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Sally Mann depicts intimate and haunting portraits of southern life in ‘A Thousand Crossings’

Naomi Wentz/Thresher

By Naomi Wentz     3/5/19 10:14pm

Southern life and traditions are important to the many residents of the lower U.S., but the rich experiences that are cultivated in that region often conflict with its tragic history. In the Museum of Fine Arts, Houston’s latest exhibit, “A Thousand Crossings,” photographer Sally Mann (born 1951) attempts to capture her life story in Virginia, the birthplace of slavery and a major battleground in the Civil War, as a mother, wife and Southern woman coming to terms with the dark history of her state. 

The 120 images that compose “A Thousand Crossings” are separated into five rooms based on the five major themes of Mann’s work: family, landscapes, battlefields, legacy and mortality, according to the MFAH website. In each space, MFAH pays careful attention to the way the photographs themselves are displayed, with white frames around portraits of her children and darker borders around those of the Virginian landscape. As one slowly moves through the space, one can see the subject matter transform from the innocence of childhood to more morbid themes of decay and death. Among the photographs, there are two video interviews playing of Mann discussing her work.

The first room of the exhibition is carefully lined with photographs of her children, at play around her home, in the nude and sometimes suffering from the small injuries of an active childhood — cuts, bruises and broken bones. Most of the portraits are in black and white with a few in eye-catching color, such as a scene of her son with bright red blood running down his front from a broken nose. 

Mann’s work takes an unexpected turn from family photos to picturesque landscapes. In the exhibit description, Mann said that her children began to melt into the background of her Virginian home. In these photographs, she uses a then-century-old camera and a wet plate process to develop the images, along with a faulty antique lens that creates random lens flares and other anomalies to make each picture unique. The landscapes themselves are dark and moody with sharp differences between light and dark spaces. Mann paints a portrait of a region battered by tragic events as she explores Virginia to find evidence of its Civil War history.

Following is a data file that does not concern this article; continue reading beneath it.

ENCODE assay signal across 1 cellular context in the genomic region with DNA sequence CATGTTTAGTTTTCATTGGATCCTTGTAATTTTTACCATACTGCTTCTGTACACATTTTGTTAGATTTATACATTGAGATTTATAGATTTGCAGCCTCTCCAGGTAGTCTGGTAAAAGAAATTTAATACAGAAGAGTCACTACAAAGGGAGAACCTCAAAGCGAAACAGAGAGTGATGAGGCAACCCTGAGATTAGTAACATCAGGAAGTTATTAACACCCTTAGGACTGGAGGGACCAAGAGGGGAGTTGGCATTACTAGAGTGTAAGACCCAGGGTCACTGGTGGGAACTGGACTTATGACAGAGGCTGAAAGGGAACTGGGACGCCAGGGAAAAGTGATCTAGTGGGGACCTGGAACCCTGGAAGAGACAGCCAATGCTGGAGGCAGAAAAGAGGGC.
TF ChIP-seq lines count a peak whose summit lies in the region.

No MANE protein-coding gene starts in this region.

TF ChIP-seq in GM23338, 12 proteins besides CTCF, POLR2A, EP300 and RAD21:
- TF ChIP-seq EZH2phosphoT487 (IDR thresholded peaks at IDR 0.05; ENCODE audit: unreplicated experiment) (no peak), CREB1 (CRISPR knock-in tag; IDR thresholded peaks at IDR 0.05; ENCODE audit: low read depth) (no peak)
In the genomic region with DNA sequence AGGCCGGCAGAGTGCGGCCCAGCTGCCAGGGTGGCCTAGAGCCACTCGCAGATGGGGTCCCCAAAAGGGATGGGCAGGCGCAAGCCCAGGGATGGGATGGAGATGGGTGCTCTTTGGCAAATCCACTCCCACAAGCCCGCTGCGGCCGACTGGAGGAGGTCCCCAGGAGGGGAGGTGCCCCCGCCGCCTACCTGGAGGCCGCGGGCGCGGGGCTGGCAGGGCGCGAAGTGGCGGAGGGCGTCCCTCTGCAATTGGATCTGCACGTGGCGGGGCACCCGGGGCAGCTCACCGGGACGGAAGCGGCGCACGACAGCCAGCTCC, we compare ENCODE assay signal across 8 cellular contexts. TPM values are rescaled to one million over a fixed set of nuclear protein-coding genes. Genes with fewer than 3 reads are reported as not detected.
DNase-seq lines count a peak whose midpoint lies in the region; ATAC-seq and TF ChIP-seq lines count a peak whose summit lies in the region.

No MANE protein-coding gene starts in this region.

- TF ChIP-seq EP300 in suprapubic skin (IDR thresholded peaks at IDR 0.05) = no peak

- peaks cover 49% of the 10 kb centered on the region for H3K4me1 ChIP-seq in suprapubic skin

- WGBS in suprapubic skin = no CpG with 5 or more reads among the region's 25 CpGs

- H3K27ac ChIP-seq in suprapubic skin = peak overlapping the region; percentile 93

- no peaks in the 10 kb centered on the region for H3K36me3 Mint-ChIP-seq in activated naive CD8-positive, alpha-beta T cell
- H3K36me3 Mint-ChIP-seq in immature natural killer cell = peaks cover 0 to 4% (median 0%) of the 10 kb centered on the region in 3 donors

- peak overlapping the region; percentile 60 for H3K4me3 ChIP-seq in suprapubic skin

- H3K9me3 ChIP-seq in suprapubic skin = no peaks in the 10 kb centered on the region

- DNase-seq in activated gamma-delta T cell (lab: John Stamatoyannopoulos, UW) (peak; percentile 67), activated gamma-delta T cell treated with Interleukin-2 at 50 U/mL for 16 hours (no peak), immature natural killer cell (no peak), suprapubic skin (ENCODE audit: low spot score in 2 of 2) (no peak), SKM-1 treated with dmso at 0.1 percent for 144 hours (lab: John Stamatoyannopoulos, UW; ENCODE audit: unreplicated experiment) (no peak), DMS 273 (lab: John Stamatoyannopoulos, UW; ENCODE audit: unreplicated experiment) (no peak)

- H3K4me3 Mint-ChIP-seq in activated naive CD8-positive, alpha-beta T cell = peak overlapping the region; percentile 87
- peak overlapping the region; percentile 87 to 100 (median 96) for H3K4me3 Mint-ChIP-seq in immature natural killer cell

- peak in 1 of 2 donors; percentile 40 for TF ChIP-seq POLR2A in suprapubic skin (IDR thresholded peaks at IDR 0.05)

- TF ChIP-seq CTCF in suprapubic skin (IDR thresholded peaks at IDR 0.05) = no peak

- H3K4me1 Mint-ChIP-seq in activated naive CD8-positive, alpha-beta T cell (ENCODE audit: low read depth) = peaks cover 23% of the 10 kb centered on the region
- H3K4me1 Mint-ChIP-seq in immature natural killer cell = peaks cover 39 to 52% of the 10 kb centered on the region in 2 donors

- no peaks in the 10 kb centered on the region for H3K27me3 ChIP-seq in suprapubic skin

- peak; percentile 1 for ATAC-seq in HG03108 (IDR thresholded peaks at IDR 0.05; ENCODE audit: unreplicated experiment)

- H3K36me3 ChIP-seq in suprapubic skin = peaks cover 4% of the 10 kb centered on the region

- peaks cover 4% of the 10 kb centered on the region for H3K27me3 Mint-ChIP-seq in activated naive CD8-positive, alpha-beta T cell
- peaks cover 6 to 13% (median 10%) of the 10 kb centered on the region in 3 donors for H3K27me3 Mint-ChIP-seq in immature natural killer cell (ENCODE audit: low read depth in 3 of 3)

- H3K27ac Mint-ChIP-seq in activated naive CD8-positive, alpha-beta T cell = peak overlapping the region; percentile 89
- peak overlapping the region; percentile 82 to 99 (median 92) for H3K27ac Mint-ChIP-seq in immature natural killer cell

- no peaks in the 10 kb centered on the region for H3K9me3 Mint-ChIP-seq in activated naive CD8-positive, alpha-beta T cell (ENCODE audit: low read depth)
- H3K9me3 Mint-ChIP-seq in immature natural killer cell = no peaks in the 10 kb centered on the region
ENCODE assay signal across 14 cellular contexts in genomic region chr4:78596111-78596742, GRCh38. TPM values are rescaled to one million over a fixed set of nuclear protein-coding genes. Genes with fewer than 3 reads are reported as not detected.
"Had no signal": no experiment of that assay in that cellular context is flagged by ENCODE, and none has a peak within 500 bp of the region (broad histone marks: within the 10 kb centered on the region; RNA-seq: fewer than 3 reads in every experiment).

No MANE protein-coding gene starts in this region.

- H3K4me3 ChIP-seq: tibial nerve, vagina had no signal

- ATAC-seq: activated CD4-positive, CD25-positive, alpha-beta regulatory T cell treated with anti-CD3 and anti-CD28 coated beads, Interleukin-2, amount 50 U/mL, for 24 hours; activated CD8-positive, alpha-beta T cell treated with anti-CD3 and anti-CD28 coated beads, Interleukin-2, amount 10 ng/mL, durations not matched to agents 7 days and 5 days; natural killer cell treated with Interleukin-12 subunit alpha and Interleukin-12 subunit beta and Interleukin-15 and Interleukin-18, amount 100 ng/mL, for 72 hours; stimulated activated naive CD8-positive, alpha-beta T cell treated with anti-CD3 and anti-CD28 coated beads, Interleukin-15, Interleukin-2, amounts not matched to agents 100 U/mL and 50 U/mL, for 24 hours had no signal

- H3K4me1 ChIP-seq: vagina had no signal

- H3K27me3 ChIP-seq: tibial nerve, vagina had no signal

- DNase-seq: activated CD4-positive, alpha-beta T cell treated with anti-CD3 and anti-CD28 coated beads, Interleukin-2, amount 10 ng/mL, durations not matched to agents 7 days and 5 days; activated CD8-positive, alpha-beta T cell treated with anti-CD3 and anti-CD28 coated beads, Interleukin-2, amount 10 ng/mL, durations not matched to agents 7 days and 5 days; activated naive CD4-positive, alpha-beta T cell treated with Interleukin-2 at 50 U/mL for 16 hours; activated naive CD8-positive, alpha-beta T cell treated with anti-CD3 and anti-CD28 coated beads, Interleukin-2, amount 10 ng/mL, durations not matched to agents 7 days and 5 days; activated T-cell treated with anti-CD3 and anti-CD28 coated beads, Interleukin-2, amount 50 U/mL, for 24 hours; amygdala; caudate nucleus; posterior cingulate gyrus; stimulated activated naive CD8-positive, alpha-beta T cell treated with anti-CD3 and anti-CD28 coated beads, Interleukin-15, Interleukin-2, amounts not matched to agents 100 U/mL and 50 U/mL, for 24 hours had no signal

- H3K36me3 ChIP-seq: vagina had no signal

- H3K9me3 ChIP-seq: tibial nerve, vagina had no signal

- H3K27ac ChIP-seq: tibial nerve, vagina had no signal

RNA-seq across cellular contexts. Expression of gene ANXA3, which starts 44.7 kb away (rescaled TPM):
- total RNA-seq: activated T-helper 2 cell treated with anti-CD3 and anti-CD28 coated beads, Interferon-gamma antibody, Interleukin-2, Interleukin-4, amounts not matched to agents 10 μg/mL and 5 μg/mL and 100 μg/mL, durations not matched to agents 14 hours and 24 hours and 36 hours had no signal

These themes continued into Mann’s later photographs, as she examines the lives of Black people in the South. In these photographs, she attempts to capture the places that these individuals used for refuge and where they chose to demonstrate their spirituality. Mann also examines her own experiences in childhood with her Black caregiver, Virginia Carter, with whom she had grown very close. Several of her photographs are of Black men in which she tries to convey the varied experiences of Black men in the South while touching on their vulnerability. While Mann’s intentions are to confront the legacy of slavery and white violence in the South, some critics, like Claire Raymond (author of Women Photographers and Feminist Aesthetics) have expressed that she is just repeating ideas of white supremacism rather than critiquing them. Although Mann clearly admires Carter, it’s important to point out that this relationship still emphasized the power dynamic between whites and Blacks in the South (in ‘50s and ‘60s era). Overall, I would take this part of the exhibition with a grain of salt as it is difficult for Mann, or any white person, to properly expose the horrors inflicted on Black people in the U.S. in the past and modern day. 

In the last section of “A Thousand Crossings,” Mann turns the camera on herself and her husband. These images occur when her children are fully grown and her husband is in the throes of muscular dystrophy. These self portraits are enormous compared to her other works and the close-ups of her and her husband’s face show Mann coming to terms with her own mortality.

Mann does not simply depict her family’s life in the rural South; she reveals the complexity of the Virginian landscape, weaving elements of innocence, youth, death, decay and the state’s tragic past. Her landscapes from the collection are the most striking, with the rich darkness of the photographs drawing the viewer in and creating a scene of both tranquility and tragedy. Each of the photographs in “A Thousand Crossings” express its own unique story of Southern life.

“Sally Mann: A Thousand Crossings” runs until May 27 and is free for Rice students. 

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